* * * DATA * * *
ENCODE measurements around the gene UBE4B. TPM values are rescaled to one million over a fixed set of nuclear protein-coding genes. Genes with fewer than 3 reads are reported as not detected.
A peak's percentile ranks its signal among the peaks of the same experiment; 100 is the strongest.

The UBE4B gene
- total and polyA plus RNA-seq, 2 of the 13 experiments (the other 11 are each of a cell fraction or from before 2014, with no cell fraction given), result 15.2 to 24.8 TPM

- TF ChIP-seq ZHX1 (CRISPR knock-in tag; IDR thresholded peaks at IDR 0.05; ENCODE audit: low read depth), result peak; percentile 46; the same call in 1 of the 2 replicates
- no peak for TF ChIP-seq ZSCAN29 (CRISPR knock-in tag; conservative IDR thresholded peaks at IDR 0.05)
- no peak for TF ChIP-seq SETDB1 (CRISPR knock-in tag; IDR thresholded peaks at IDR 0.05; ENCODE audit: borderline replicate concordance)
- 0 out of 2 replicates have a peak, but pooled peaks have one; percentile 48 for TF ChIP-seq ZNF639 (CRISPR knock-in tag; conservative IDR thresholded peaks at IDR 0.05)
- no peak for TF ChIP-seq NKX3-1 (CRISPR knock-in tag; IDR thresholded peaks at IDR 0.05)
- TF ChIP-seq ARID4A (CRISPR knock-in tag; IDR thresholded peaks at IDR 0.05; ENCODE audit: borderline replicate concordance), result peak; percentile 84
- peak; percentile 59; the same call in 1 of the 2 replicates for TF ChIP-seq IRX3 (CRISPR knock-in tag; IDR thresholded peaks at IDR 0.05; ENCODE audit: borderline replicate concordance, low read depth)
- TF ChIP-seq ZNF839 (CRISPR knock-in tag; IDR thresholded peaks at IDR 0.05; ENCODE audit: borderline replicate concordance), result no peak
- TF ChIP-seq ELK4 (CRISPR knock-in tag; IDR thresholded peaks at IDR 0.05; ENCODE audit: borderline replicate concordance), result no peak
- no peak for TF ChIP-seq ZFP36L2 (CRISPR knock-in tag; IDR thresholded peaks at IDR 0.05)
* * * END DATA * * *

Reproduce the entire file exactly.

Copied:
ENCODE measurements around the gene UBE4B. TPM values are rescaled to one million over a fixed set of nuclear protein-coding genes. Genes with fewer than 3 reads are reported as not detected.
A peak's percentile ranks its signal among the peaks of the same experiment; 100 is the strongest.

The UBE4B gene
- total and polyA plus RNA-seq, 2 of the 13 experiments (the other 11 are each of a cell fraction or from before 2014, with no cell fraction given), result 15.2 to 24.8 TPM

- TF ChIP-seq ZHX1 (CRISPR knock-in tag; IDR thresholded peaks at IDR 0.05; ENCODE audit: low read depth), result peak; percentile 46; the same call in 1 of the 2 replicates
- no peak for TF ChIP-seq ZSCAN29 (CRISPR knock-in tag; conservative IDR thresholded peaks at IDR 0.05)
- no peak for TF ChIP-seq SETDB1 (CRISPR knock-in tag; IDR thresholded peaks at IDR 0.05; ENCODE audit: borderline replicate concordance)
- 0 out of 2 replicates have a peak, but pooled peaks have one; percentile 48 for TF ChIP-seq ZNF639 (CRISPR knock-in tag; conservative IDR thresholded peaks at IDR 0.05)
- no peak for TF ChIP-seq NKX3-1 (CRISPR knock-in tag; IDR thresholded peaks at IDR 0.05)
- TF ChIP-seq ARID4A (CRISPR knock-in tag; IDR thresholded peaks at IDR 0.05; ENCODE audit: borderline replicate concordance), result peak; percentile 84
- peak; percentile 59; the same call in 1 of the 2 replicates for TF ChIP-seq IRX3 (CRISPR knock-in tag; IDR thresholded peaks at IDR 0.05; ENCODE audit: borderline replicate concordance, low read depth)
- TF ChIP-seq ZNF839 (CRISPR knock-in tag; IDR thresholded peaks at IDR 0.05; ENCODE audit: borderline replicate concordance), result no peak
- TF ChIP-seq ELK4 (CRISPR knock-in tag; IDR thresholded peaks at IDR 0.05; ENCODE audit: borderline replicate concordance), result no peak
- no peak for TF ChIP-seq ZFP36L2 (CRISPR knock-in tag; IDR thresholded peaks at IDR 0.05)